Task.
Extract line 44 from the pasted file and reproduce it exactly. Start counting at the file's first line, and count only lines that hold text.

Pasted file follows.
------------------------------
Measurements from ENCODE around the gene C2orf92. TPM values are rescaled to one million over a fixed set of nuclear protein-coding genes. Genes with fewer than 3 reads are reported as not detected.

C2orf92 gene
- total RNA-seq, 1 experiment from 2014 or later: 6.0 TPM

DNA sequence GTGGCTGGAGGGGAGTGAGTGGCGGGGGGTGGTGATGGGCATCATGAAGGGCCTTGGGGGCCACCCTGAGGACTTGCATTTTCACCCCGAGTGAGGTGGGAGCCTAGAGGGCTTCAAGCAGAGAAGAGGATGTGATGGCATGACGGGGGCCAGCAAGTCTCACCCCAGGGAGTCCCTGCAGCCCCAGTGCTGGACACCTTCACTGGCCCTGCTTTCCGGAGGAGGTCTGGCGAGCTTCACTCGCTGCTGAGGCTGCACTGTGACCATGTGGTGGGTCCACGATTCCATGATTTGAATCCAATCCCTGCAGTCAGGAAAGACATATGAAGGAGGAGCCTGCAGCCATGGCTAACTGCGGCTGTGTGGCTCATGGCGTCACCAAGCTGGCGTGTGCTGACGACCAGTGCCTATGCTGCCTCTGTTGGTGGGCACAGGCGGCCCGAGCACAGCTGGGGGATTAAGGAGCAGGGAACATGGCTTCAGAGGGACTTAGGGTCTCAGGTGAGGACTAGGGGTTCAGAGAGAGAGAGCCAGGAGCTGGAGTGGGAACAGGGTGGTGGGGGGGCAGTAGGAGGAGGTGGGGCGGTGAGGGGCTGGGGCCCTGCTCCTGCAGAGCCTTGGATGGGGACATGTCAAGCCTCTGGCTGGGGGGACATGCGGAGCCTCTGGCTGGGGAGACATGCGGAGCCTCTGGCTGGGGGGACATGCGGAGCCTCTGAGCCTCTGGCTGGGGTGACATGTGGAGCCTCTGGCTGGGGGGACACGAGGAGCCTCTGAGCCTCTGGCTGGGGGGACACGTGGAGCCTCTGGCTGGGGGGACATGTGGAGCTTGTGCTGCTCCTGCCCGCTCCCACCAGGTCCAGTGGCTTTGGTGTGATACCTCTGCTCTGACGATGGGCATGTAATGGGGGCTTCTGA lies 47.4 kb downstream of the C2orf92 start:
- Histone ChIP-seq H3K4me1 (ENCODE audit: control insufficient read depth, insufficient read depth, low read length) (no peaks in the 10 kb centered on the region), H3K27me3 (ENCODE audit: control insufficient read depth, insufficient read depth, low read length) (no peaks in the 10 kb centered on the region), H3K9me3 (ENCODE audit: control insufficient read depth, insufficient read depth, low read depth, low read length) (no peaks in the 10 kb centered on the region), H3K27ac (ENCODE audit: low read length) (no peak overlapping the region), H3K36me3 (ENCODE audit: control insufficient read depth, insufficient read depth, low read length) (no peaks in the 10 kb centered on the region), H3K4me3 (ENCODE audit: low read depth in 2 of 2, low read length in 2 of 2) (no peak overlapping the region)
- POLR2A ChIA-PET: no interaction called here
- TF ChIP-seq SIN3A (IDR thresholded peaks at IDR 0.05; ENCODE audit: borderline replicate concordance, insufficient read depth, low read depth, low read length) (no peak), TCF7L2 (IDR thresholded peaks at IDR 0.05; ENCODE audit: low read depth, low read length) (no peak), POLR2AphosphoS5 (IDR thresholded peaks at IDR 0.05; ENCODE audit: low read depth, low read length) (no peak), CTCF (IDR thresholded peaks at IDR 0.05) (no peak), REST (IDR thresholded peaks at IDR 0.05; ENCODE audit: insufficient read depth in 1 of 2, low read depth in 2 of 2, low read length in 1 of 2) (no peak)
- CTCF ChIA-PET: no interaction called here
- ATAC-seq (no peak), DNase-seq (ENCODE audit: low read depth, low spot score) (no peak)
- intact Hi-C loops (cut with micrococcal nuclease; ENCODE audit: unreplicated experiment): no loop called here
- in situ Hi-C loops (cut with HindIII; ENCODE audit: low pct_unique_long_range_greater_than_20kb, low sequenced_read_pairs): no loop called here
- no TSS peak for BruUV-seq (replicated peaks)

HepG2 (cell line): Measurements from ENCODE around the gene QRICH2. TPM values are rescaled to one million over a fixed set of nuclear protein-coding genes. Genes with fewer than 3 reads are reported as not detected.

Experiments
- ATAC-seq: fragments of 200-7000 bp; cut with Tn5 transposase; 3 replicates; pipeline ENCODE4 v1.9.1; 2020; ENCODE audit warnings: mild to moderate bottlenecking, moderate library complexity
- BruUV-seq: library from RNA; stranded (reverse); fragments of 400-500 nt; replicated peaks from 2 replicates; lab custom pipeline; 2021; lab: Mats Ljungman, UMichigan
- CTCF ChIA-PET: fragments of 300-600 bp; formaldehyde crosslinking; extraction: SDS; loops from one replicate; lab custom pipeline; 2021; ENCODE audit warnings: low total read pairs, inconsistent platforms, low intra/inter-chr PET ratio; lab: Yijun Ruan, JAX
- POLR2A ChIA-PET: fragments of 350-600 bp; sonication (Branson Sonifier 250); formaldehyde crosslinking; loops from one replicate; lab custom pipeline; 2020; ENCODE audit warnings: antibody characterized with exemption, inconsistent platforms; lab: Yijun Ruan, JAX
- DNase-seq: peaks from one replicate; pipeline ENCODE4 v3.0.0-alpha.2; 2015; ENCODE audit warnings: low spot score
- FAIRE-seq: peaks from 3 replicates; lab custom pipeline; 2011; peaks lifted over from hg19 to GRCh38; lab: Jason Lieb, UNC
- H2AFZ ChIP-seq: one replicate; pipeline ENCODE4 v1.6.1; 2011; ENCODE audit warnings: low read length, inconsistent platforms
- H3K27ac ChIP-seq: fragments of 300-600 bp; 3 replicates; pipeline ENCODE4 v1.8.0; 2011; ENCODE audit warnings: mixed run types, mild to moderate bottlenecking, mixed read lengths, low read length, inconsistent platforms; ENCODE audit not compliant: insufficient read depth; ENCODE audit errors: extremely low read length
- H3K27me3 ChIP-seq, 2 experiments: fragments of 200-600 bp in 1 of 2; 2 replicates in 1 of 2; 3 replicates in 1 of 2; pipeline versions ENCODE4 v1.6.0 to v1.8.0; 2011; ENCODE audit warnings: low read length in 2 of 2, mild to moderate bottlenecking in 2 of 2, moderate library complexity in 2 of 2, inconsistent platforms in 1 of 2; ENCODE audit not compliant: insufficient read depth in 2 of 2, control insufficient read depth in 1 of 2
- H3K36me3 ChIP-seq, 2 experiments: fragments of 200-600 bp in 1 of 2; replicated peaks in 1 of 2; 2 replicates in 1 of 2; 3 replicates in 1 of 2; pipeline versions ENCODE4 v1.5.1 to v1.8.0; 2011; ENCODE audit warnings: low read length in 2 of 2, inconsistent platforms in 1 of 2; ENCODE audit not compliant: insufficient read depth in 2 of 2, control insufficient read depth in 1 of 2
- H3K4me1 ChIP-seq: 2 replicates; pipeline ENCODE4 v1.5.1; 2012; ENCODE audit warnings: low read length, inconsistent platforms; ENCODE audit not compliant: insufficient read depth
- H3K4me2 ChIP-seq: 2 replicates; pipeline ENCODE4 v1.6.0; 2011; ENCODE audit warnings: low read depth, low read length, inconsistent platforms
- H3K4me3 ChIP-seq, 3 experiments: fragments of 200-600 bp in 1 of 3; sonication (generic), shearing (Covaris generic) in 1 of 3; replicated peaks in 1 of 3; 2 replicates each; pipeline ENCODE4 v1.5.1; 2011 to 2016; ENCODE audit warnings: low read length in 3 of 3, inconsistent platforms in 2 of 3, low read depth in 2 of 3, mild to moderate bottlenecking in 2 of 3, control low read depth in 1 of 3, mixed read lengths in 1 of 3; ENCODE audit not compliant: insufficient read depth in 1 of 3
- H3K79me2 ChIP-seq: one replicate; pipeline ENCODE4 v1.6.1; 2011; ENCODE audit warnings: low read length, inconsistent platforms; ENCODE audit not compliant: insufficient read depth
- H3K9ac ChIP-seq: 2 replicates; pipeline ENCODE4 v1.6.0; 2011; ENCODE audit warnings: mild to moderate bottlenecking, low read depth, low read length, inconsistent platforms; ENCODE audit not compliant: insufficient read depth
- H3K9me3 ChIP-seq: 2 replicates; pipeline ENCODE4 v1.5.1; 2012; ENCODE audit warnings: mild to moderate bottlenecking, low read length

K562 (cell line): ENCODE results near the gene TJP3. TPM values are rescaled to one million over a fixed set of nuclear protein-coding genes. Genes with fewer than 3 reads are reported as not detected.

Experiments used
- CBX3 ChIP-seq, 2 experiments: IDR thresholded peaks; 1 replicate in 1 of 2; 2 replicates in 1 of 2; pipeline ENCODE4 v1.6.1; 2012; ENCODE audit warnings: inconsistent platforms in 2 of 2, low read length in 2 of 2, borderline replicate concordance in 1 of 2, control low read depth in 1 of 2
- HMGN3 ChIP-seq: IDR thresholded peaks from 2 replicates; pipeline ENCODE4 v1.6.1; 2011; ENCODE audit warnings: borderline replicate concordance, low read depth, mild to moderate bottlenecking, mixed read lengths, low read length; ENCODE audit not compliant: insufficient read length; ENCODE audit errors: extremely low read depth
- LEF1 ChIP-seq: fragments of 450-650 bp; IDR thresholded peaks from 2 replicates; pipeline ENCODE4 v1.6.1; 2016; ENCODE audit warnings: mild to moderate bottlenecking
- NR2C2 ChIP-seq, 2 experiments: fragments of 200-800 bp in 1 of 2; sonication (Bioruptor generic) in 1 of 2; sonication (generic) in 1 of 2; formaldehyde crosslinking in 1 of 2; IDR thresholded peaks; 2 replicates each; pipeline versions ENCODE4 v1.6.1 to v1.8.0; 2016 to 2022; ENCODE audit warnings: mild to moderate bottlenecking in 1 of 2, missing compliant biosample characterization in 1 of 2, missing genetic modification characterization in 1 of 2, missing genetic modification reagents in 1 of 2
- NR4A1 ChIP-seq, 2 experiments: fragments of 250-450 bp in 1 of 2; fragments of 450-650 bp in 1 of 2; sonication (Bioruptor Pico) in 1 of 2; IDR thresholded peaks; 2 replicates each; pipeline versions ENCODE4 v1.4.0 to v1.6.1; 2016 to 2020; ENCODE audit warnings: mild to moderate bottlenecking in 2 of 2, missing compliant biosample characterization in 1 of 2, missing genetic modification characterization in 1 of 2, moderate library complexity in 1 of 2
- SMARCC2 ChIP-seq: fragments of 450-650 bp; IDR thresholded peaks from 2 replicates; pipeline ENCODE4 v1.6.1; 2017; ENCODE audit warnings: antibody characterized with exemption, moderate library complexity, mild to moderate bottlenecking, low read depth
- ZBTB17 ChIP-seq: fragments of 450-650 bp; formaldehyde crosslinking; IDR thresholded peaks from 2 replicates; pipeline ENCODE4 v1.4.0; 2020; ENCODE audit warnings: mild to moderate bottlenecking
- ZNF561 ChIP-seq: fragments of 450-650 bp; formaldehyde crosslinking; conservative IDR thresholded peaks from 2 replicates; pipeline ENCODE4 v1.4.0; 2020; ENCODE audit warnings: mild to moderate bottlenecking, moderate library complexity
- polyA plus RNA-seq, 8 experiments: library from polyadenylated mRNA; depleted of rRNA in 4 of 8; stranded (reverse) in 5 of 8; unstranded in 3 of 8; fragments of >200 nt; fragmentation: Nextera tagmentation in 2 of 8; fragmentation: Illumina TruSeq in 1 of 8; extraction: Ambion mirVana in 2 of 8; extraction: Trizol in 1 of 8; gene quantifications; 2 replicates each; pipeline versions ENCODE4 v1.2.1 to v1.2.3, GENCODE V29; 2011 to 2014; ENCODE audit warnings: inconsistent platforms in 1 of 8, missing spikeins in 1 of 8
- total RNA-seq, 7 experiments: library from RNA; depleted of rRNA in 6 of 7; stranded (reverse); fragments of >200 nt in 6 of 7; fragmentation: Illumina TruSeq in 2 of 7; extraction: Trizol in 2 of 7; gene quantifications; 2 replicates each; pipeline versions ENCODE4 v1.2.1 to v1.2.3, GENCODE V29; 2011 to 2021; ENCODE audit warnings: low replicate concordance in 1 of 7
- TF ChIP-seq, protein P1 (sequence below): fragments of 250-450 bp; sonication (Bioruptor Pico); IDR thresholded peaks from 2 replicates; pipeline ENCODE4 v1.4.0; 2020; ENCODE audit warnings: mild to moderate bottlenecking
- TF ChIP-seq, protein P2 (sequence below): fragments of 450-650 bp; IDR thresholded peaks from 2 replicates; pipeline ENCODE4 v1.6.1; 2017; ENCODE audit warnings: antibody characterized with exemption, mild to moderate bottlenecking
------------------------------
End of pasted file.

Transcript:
- TF ChIP-seq, protein P2 (sequence below): fragments of 450-650 bp; IDR thresholded peaks from 2 replicates; pipeline ENCODE4 v1.6.1; 2017; ENCODE audit warnings: antibody characterized with exemption, mild to moderate bottlenecking